Veins of the Brain
The venous drainage of the brain, i.e. the cerebrum, brainstem and cerebellum, is highly complex and specialised. Specific attention to the anatomy of the veins located in the brain is important for students, as unlike much of the rest of the body, venous drainage does not generally follow arterial supply in this region.
In this article, the anatomy of the major veins of the cerebrum, cerebellum and brainstem will be discussed.
The veins of the brain are thin-walled, valveless and pierce the arachnoid mater and meningeal layer of dura mater (of meninges) to empty poorly oxygenated blood into the dural venous sinuses. The dural venous sinuses drain into the sigmoid sinus which becomes continuous with the internal jugular veins (IJVs).
The dural venous sinuses which receive blood from veins of the brain are:
- The superior sagittal sinus
- Inferior sagittal sinus
- Straight sinus
- Transverse sinus
- Sigmoid sinus
- Cavernous sinus
- Sphenoparietal sinus
- Petrosal sinus
- Occipital sinus.
Major veins of the brain include the superior and inferior cerebral veins, superficial middle cerebral veins, the great cerebral vein (of Galen), internal cerebral veins, as well as the superior and inferior cerebellar veins. Below is a description of veins of the brain in relation to the region of brain which they drain.
Veins of the cerebral hemispheres can be categorized into superficial and deep. The superficial veins chiefly drain the cerebral cortex, while the deep veins return blood from the deep structures of the cerebrum.
Superficial veins of the cerebrum
Superior Cerebral Veins
These veins drain the upper parts of the superolateral and medial surfaces of the cerebral hemisphere. They drain blood into the inferior and superior sagittal sinuses.
Inferior Cerebral Veins
These veins return blood from the inferior aspect of the cerebral hemisphere into the transverse, superior petrosal, cavernous and sphenoparietal sinuses. Some also drain into the inferior sagittal sinus.
Superior Middle Cerebral Vein
This vein receives blood from veins on the superolateral surface, as it lies superficiallyalong the lateral sulcus and the posterior ramus of lateral sulcus. The posterior end of this vein is connected to thesuperior sagittal sinus by the superior anastomotic vein (this is so because of its curve along the posterior ramus of lateral sulcus). The superior middle cerebral vein is also connected to the transverse sinus by the inferior anastomotic vein. It terminates in the cavernous sinus.
Deep veins of the cerebrum
Internal structures of the cerebrum are drained by the following deep veins and their tributaries:
- Two internal cerebral veins
- The great cerebral vein (of Galen)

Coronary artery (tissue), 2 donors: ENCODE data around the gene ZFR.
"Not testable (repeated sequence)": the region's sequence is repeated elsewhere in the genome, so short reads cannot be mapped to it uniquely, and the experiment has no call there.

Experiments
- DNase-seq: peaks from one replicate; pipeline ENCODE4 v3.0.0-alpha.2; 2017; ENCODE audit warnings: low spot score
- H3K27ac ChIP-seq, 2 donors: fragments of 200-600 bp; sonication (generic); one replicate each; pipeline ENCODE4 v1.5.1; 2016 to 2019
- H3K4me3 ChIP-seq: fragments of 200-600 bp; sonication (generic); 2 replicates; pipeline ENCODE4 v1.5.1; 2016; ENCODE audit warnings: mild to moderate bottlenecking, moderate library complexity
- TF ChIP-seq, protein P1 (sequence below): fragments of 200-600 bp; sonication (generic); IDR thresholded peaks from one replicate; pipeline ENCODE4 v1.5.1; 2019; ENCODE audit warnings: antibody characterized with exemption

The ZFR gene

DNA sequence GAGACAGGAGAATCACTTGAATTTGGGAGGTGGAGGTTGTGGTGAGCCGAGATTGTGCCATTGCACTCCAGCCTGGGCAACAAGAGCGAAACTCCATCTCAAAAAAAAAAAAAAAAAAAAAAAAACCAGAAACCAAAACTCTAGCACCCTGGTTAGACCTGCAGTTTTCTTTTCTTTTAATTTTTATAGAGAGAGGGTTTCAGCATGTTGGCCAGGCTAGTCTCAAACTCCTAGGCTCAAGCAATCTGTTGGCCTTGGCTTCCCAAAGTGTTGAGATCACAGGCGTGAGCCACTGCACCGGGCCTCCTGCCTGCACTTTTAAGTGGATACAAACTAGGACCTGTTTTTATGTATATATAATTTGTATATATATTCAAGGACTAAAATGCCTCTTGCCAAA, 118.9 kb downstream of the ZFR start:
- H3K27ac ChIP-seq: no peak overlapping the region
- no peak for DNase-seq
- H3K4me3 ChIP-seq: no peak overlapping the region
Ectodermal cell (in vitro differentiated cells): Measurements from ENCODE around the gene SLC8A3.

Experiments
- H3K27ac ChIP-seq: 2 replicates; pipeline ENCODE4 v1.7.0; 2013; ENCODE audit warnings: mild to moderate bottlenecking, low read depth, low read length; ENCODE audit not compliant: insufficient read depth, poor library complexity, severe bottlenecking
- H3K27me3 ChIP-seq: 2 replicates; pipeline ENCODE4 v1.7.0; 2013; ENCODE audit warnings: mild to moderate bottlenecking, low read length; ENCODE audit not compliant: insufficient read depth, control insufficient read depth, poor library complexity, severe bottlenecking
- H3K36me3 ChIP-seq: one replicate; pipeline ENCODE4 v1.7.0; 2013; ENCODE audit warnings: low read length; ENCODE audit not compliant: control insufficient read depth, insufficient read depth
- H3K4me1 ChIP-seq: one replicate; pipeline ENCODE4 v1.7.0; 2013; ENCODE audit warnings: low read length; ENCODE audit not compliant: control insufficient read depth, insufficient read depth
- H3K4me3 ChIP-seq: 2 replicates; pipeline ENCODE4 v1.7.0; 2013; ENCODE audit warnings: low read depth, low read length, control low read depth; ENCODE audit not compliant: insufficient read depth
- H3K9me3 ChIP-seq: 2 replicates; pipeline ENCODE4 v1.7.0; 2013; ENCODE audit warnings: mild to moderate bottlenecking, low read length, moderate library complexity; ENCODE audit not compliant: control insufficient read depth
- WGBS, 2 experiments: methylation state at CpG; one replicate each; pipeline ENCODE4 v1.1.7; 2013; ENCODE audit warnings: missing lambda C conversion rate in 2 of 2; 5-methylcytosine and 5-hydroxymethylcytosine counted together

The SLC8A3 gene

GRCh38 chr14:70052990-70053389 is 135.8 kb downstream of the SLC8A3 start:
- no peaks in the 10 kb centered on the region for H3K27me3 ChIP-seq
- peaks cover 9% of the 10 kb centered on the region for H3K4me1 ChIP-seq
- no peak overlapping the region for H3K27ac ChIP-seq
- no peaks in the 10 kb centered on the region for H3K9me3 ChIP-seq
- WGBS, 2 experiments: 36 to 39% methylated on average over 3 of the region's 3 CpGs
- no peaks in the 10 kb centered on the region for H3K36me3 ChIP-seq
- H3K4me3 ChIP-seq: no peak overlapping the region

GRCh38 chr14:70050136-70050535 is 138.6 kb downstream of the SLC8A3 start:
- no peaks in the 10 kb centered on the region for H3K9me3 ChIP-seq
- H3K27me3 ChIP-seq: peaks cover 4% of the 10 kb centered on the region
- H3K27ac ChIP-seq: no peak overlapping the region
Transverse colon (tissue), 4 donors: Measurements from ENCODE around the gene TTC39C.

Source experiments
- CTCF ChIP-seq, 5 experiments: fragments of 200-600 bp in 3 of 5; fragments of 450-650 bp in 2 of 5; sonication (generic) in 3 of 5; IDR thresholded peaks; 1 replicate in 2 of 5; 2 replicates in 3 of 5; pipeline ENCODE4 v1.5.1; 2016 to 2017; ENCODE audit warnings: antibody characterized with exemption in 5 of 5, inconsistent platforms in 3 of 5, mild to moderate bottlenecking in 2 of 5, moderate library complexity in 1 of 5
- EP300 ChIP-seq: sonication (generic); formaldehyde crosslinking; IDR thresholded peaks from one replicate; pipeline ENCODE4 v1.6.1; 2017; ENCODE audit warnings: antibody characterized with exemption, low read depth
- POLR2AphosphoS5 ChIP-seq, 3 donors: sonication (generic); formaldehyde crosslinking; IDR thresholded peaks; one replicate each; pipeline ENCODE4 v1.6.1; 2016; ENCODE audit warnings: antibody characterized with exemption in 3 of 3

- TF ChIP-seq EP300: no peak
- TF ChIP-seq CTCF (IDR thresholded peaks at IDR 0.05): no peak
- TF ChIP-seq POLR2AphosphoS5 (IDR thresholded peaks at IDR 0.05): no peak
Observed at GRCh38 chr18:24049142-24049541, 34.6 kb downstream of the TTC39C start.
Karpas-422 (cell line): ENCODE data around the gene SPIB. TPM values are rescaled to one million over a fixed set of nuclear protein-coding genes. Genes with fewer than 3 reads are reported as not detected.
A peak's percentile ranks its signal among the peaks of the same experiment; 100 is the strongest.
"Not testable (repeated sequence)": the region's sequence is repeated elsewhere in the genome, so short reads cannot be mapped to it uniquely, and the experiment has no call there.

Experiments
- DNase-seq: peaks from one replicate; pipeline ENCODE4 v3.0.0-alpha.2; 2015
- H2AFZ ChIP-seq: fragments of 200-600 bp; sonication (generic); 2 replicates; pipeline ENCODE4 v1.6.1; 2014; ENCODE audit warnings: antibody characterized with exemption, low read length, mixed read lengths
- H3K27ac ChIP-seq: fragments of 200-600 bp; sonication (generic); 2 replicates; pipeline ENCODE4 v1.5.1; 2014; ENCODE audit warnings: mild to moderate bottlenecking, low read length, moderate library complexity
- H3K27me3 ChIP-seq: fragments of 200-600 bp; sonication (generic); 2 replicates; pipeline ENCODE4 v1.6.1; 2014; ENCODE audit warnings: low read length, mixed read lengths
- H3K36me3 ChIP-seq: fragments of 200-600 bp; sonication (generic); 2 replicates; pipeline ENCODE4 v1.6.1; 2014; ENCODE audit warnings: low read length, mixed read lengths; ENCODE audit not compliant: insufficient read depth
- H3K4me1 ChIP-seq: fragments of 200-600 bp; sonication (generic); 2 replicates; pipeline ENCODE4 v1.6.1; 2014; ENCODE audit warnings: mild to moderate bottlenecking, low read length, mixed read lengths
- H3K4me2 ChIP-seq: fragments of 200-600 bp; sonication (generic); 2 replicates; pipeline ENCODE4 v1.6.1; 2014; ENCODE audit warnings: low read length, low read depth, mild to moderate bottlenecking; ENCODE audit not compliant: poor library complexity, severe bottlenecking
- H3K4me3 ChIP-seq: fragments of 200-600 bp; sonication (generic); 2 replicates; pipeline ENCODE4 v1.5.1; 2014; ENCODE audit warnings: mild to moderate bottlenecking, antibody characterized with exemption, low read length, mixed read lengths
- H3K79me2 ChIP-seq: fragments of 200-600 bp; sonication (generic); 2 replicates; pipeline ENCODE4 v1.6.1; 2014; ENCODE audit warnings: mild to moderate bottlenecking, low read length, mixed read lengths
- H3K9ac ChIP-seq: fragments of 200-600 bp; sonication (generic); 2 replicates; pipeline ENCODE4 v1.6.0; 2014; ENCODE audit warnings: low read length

- Two basal veins.
All of those deep veins and their tributaries drain the thalamus, hypothalamus, the corpus striatum, internal capsule, corpus callosum, septum pellucidum, the choroid plexuses and the white matter of the cerebral hemispheres.
Internal Cerebral Veins
Each internal cerebral vein begins at the interventricular foramen (of Monro), and runs backwards in the tela choroidea, in the roof of the third ventricle. The two internal cerebral veins merge to form the great cerebral vein, and one of its major tributaries is the thalamostriate vein, which lies in the floor of the lateral ventricle and returns blood from the caudate nucleus (a basal ganglia nucleus) and the thalamus. In addition, the corpus striatum (input unit of the basal ganglia) and internal capsule are drained by the superior and inferior striate veins. These veins drain into the internal cerebral vein and the basal vein respectively.
The two basal veins wind around the midbrain to drain blood into the great cerebral vein. Each of these veins is formed by the union of the anterior cerebral vein (a vena comitants), deep middle cerebral vein, and some inferior striate veins, and begins near the anterior perforated substance.
The Great Cerebral Vein
This vein which is formed by union of the two internal cerebral veins passes posteriorly beneath the splenium of the corpus callosum, to end in the straight sinus. It receives blood from the basal veins, some veins from the occipital lobes, and some from the corpus callosum.
The cerebellum is drained by the superior and inferior cerebellar veins and their tributaries. From the upper surface of the cerebellum, blood is drained into the straight, transverse, and superior petrosal venous sinuses. The inferior cerebellar veins and their tributaries drain blood into the right and left sigmoid sinuses, inferior petrosal sinus, the occipital and straight sinuses.
Veins of the brainstem are tributaries of the great cerebral vein and basal vein. They are continuous with veins of the spinal cord, inferiorly. Those tributaries on the midbrain drain into the great cerebral vein or into the basal vein. Those within the pons and medulla, drain into the superior and inferior petrosal sinuses, the transverse sinus and into the occipital sinus.
Subdural Haemorrhage: The subdural haemorrhage is a type of intracranial haemorrhage which is usually caused by rupture of cerebral veins as they course through the space between the dura mater and arachnoid mater to reach the venous sinuses. This can occur in the event of an accident head to head injuries. Such bleeding (haemorrhage) can be extensive and can act as a space occupying lesion.